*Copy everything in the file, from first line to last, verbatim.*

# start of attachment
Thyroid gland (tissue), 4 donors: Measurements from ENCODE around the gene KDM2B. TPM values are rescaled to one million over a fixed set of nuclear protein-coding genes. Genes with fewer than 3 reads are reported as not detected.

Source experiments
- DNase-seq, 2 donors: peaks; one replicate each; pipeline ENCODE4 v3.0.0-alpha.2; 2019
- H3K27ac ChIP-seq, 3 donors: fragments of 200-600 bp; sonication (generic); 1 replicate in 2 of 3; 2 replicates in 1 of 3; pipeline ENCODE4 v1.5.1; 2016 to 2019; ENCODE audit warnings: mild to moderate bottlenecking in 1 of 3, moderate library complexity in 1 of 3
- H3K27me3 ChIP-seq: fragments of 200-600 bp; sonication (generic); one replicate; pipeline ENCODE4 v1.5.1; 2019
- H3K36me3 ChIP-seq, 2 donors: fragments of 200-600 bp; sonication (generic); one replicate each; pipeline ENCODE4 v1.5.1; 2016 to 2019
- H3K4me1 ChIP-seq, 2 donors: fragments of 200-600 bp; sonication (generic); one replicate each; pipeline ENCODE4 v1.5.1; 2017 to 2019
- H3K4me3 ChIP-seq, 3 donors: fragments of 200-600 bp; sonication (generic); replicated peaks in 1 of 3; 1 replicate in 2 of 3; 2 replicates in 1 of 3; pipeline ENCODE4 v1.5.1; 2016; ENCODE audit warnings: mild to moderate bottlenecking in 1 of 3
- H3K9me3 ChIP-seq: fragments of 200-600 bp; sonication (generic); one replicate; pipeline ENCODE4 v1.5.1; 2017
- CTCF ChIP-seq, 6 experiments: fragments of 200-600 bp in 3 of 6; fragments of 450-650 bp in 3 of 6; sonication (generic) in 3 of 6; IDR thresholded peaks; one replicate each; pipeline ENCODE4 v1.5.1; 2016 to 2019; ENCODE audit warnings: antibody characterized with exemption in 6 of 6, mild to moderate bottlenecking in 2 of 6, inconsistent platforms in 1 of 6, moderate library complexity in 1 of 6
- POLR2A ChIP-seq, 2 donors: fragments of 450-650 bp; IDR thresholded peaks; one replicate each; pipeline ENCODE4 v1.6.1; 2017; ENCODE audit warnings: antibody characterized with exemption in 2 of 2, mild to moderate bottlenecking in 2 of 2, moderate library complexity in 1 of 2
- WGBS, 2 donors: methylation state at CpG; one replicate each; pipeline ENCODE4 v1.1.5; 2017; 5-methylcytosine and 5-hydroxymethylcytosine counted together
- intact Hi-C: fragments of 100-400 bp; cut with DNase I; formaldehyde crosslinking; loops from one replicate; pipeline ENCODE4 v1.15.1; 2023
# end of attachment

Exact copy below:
Thyroid gland (tissue), 4 donors: Measurements from ENCODE around the gene KDM2B. TPM values are rescaled to one million over a fixed set of nuclear protein-coding genes. Genes with fewer than 3 reads are reported as not detected.

Source experiments
- DNase-seq, 2 donors: peaks; one replicate each; pipeline ENCODE4 v3.0.0-alpha.2; 2019
- H3K27ac ChIP-seq, 3 donors: fragments of 200-600 bp; sonication (generic); 1 replicate in 2 of 3; 2 replicates in 1 of 3; pipeline ENCODE4 v1.5.1; 2016 to 2019; ENCODE audit warnings: mild to moderate bottlenecking in 1 of 3, moderate library complexity in 1 of 3
- H3K27me3 ChIP-seq: fragments of 200-600 bp; sonication (generic); one replicate; pipeline ENCODE4 v1.5.1; 2019
- H3K36me3 ChIP-seq, 2 donors: fragments of 200-600 bp; sonication (generic); one replicate each; pipeline ENCODE4 v1.5.1; 2016 to 2019
- H3K4me1 ChIP-seq, 2 donors: fragments of 200-600 bp; sonication (generic); one replicate each; pipeline ENCODE4 v1.5.1; 2017 to 2019
- H3K4me3 ChIP-seq, 3 donors: fragments of 200-600 bp; sonication (generic); replicated peaks in 1 of 3; 1 replicate in 2 of 3; 2 replicates in 1 of 3; pipeline ENCODE4 v1.5.1; 2016; ENCODE audit warnings: mild to moderate bottlenecking in 1 of 3
- H3K9me3 ChIP-seq: fragments of 200-600 bp; sonication (generic); one replicate; pipeline ENCODE4 v1.5.1; 2017
- CTCF ChIP-seq, 6 experiments: fragments of 200-600 bp in 3 of 6; fragments of 450-650 bp in 3 of 6; sonication (generic) in 3 of 6; IDR thresholded peaks; one replicate each; pipeline ENCODE4 v1.5.1; 2016 to 2019; ENCODE audit warnings: antibody characterized with exemption in 6 of 6, mild to moderate bottlenecking in 2 of 6, inconsistent platforms in 1 of 6, moderate library complexity in 1 of 6
- POLR2A ChIP-seq, 2 donors: fragments of 450-650 bp; IDR thresholded peaks; one replicate each; pipeline ENCODE4 v1.6.1; 2017; ENCODE audit warnings: antibody characterized with exemption in 2 of 2, mild to moderate bottlenecking in 2 of 2, moderate library complexity in 1 of 2
- WGBS, 2 donors: methylation state at CpG; one replicate each; pipeline ENCODE4 v1.1.5; 2017; 5-methylcytosine and 5-hydroxymethylcytosine counted together
- intact Hi-C: fragments of 100-400 bp; cut with DNase I; formaldehyde crosslinking; loops from one replicate; pipeline ENCODE4 v1.15.1; 2023